No one expects you to mourn a dead-end career search like you would a deceased pet. It is possible, and suggested, if you are burying the results to start a fresh, thought-out, aggressive search. Career searches are ongoing, even if you have a long-standing gig, and minimize gaps between jobs. A deceased pet…well…leaves memories.
Then there are people who mourn job loss like my neighbor from years ago mourned his dead cat.
Allow me to pontificate.
When his cat died (certainly not from negligence) he experienced depression for months. Yet in moments, he decided to immortalize his cat. He had his cat stuffed.
He continued his affection for his feline friend. He stroked it (“I love you Phil Collins” or “Could you lay here, Phil Collins?”), kissed it (again, it’s stuffed), and held it like a newborn baby. It remained visible in his apartment. He talked to it as if he was alive, and expected a response.
Yes, his cat, name is Phil Collins. Something must have been in the air that day when he came up with the taxidermy idea.
You know where I’m going with this, yes, there are a few of you who treat your career search the same way my neighbor did his cat. Petting and cuddling a lack of results, refusing suggestions, and not even getting free advice from articles, blogs, or You Tube videos. Your response is, “I know what to do.”
Let me count the ways you stuff your dead job search results.
- The outcome is unacceptable. You can’t let go of your old ways, but how long can you hold on? You lack results, and yet, you take no one’s advice. You are pouring new wine into old wine skins to find out there is a hole at the bottom. Get help.
- Sentimentality is obstructing reality. If you are petting the stuffed cat, calling it by its name, and expecting a response, you are delusional, not sentimental. No one will volunteer to help if you will keep petting the stuffed cat. You do the same when you talk about your old job as if you clocked in this afternoon. Bury the dead cat, will you? Your neighbors, family, and friends are becoming more compassionate for homeless people they don’t know.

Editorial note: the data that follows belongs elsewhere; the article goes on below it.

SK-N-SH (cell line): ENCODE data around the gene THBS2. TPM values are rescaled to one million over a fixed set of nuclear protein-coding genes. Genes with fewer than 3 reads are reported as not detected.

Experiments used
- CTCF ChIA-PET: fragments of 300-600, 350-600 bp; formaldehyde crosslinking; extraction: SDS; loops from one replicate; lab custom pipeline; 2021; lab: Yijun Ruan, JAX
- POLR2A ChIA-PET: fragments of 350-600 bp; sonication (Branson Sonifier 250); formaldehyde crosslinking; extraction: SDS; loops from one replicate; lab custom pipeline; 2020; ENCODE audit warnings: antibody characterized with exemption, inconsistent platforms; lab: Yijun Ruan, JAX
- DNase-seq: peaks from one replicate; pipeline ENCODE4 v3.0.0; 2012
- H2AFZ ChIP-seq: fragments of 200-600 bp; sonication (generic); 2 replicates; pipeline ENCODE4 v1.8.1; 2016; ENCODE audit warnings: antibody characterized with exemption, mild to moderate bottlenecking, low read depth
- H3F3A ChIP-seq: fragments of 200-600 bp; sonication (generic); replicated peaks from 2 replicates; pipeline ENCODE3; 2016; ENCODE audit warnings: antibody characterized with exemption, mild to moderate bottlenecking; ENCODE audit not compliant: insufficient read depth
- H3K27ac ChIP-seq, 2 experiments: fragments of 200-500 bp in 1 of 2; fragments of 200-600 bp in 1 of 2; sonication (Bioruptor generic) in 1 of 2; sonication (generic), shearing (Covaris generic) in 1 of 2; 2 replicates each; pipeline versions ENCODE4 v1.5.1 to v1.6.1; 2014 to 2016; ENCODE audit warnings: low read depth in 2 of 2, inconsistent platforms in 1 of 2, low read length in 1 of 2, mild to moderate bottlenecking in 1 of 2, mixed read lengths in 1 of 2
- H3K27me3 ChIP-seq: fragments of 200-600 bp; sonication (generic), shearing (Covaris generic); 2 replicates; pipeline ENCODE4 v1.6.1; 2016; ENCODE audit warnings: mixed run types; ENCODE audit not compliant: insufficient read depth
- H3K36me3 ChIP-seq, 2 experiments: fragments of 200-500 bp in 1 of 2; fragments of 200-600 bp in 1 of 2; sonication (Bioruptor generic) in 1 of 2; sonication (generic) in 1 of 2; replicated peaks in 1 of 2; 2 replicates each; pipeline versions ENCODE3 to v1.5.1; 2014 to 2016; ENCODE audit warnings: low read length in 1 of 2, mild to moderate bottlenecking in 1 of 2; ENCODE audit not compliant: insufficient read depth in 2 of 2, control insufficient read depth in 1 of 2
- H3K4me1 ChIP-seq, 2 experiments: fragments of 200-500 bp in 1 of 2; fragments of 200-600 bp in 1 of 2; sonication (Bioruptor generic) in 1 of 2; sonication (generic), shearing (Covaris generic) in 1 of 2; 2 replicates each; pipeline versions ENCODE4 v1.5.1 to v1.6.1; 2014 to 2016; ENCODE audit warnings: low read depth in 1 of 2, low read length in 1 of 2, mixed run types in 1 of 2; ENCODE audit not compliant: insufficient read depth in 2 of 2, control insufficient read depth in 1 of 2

- You are not giving the “new” a chance. You bought new cats, but they ran away. The old dead stuffed cat is still around. It’s OK that some job search methods work and some don’t. While you are moving in a new direction, give informational interviews a chance. Give networking events another chance. Set up social networking profiles to be found. Just stop stuffing the dead cat.
- Reliving the glory days. There is an old romantic movie that had the saddest ending ever, “Somewhere In Time,” starring Christopher Reeves and Jane Seymour. At the end, Christopher Reeves character zoned out for weeks (it looked like he died of a broken heart). You act like that for a day, but the reality is that your life is repairable and your dead stuffed cat isn’t. It is not a default setting in your mind. You just need some hope.
- Find other uses for the stuffed cat. As tempting as it is to recommend non-related reading for uses of a dead cat, similarly, use the energy to find a career you want. This is an opportunity to focus on what matters to you. You might need a new back scratcher, or a pin cushion, but what is more useful is motivation to do your best.
- I am not suggesting the disrespect of cats everywhere, and as a lover occasionally of kitty pics, I forbid it. The point is to stop holding on to obstacles stifling your progress. What has motivated you to keep searching? Please tell me below.
The career search is a simple, and yet, a competitive process that needs and requires creativity that makes sense along with some patience. It’s complex, and difficult both emotionally, and physically from day one. You can’t stand out for the wrong reasons, which I encourage you to share in the comments.
If 100 people applying for the same jobs you are shouldn’t stifle your progress so keep trying .
By the way, I think the new cats left because the competition was (hehe) a little stiff. What do you think?